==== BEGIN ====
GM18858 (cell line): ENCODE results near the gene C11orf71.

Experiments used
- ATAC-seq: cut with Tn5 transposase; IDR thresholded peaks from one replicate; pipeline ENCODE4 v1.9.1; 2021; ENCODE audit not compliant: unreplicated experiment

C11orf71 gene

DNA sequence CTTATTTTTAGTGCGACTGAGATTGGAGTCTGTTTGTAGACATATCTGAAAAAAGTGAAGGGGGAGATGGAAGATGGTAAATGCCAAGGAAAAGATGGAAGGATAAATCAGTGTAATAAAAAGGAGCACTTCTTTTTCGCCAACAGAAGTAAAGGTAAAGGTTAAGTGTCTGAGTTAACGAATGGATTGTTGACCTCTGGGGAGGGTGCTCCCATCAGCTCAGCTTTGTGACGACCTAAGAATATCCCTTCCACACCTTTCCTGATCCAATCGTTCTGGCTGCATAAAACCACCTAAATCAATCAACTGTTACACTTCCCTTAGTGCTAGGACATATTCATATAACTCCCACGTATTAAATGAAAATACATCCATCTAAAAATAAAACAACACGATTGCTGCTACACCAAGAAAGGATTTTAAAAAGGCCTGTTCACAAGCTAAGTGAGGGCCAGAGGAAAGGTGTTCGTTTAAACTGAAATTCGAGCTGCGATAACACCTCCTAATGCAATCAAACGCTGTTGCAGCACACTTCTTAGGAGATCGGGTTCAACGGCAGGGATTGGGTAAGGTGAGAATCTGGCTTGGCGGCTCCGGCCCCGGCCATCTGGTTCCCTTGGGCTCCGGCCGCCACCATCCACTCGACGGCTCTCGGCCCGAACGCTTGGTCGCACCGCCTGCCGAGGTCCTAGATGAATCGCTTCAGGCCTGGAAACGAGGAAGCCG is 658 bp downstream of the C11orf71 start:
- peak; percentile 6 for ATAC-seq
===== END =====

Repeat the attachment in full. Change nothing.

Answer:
GM18858 (cell line): ENCODE results near the gene C11orf71.

Experiments used
- ATAC-seq: cut with Tn5 transposase; IDR thresholded peaks from one replicate; pipeline ENCODE4 v1.9.1; 2021; ENCODE audit not compliant: unreplicated experiment

C11orf71 gene

DNA sequence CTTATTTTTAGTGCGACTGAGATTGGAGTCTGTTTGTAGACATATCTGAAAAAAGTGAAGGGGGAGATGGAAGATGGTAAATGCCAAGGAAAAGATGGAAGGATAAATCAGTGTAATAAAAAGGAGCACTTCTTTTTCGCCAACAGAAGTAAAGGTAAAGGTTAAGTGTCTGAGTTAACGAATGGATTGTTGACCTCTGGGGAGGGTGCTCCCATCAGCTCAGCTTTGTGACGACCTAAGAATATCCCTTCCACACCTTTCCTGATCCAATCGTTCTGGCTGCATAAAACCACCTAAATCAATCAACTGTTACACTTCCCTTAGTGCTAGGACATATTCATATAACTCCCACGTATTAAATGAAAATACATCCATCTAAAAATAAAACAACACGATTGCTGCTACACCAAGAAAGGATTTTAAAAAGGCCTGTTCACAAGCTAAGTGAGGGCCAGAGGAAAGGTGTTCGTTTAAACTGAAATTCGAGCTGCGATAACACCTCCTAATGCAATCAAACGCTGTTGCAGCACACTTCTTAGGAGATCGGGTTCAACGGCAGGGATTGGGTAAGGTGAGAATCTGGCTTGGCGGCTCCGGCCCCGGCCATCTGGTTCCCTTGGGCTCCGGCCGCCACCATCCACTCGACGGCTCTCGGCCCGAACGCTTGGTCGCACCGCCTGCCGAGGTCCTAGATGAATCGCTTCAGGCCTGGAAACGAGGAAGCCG is 658 bp downstream of the C11orf71 start:
- peak; percentile 6 for ATAC-seq